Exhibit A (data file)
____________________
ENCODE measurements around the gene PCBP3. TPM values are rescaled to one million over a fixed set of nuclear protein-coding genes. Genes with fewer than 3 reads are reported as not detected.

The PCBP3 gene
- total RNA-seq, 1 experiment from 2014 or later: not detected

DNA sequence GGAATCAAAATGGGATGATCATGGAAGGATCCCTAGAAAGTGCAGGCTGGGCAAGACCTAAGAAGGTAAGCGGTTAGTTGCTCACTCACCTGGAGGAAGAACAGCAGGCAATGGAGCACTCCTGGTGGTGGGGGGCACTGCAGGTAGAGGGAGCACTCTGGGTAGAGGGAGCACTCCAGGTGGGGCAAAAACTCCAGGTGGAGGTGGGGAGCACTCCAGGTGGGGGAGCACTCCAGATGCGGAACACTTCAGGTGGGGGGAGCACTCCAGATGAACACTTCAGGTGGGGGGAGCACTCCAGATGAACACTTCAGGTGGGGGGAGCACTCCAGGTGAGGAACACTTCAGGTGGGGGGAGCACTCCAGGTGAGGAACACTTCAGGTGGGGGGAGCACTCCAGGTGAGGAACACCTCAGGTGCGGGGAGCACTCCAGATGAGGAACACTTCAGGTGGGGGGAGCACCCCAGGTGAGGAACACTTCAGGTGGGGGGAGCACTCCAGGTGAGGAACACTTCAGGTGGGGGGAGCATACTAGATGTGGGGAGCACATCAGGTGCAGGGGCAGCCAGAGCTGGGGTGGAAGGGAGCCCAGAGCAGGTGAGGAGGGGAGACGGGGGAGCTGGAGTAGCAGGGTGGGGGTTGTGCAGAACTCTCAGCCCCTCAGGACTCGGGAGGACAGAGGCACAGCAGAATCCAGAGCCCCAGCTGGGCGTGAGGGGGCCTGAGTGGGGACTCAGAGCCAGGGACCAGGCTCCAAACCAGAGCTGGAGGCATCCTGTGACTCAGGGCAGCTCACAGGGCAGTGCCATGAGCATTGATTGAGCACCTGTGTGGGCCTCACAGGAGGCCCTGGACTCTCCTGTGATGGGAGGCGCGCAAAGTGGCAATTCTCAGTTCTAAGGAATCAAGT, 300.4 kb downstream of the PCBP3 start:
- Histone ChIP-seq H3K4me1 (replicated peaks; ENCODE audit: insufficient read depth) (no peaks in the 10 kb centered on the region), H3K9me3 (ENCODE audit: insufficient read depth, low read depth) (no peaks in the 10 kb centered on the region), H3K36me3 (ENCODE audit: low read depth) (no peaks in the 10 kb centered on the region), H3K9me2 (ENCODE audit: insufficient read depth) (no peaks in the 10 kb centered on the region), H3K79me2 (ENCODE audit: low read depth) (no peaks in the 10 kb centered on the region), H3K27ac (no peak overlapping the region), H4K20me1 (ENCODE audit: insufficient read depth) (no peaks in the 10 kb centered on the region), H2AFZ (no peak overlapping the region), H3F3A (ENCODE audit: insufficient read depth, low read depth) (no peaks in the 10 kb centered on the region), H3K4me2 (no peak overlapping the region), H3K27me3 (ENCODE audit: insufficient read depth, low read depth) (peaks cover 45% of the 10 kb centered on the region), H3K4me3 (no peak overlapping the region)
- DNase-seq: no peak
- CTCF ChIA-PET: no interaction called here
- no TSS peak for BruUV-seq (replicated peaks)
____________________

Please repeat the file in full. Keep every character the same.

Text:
ENCODE measurements around the gene PCBP3. TPM values are rescaled to one million over a fixed set of nuclear protein-coding genes. Genes with fewer than 3 reads are reported as not detected.

The PCBP3 gene
- total RNA-seq, 1 experiment from 2014 or later: not detected

DNA sequence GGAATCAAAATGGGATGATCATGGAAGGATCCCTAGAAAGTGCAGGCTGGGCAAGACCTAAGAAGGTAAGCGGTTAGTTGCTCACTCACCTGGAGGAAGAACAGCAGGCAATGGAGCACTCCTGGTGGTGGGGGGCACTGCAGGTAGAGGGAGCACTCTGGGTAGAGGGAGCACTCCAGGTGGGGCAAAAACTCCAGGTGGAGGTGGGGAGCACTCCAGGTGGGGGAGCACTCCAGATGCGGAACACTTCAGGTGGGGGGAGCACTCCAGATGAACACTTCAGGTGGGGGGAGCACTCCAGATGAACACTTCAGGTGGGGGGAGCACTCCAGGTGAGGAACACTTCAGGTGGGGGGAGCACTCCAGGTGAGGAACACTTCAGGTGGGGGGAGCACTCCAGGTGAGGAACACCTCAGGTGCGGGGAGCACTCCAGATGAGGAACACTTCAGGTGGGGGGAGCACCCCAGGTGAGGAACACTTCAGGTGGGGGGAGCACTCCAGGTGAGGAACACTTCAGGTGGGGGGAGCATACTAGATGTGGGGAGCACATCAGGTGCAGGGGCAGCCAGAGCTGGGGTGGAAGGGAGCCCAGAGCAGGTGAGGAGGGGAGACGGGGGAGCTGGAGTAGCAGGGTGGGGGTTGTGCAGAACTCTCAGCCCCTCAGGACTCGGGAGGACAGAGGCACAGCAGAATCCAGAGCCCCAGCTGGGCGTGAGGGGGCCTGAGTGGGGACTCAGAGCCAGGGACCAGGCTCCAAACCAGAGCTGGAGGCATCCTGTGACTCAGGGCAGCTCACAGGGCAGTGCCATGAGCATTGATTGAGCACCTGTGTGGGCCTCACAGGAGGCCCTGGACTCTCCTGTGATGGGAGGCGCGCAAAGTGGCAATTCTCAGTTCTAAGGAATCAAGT, 300.4 kb downstream of the PCBP3 start:
- Histone ChIP-seq H3K4me1 (replicated peaks; ENCODE audit: insufficient read depth) (no peaks in the 10 kb centered on the region), H3K9me3 (ENCODE audit: insufficient read depth, low read depth) (no peaks in the 10 kb centered on the region), H3K36me3 (ENCODE audit: low read depth) (no peaks in the 10 kb centered on the region), H3K9me2 (ENCODE audit: insufficient read depth) (no peaks in the 10 kb centered on the region), H3K79me2 (ENCODE audit: low read depth) (no peaks in the 10 kb centered on the region), H3K27ac (no peak overlapping the region), H4K20me1 (ENCODE audit: insufficient read depth) (no peaks in the 10 kb centered on the region), H2AFZ (no peak overlapping the region), H3F3A (ENCODE audit: insufficient read depth, low read depth) (no peaks in the 10 kb centered on the region), H3K4me2 (no peak overlapping the region), H3K27me3 (ENCODE audit: insufficient read depth, low read depth) (peaks cover 45% of the 10 kb centered on the region), H3K4me3 (no peak overlapping the region)
- DNase-seq: no peak
- CTCF ChIA-PET: no interaction called here
- no TSS peak for BruUV-seq (replicated peaks)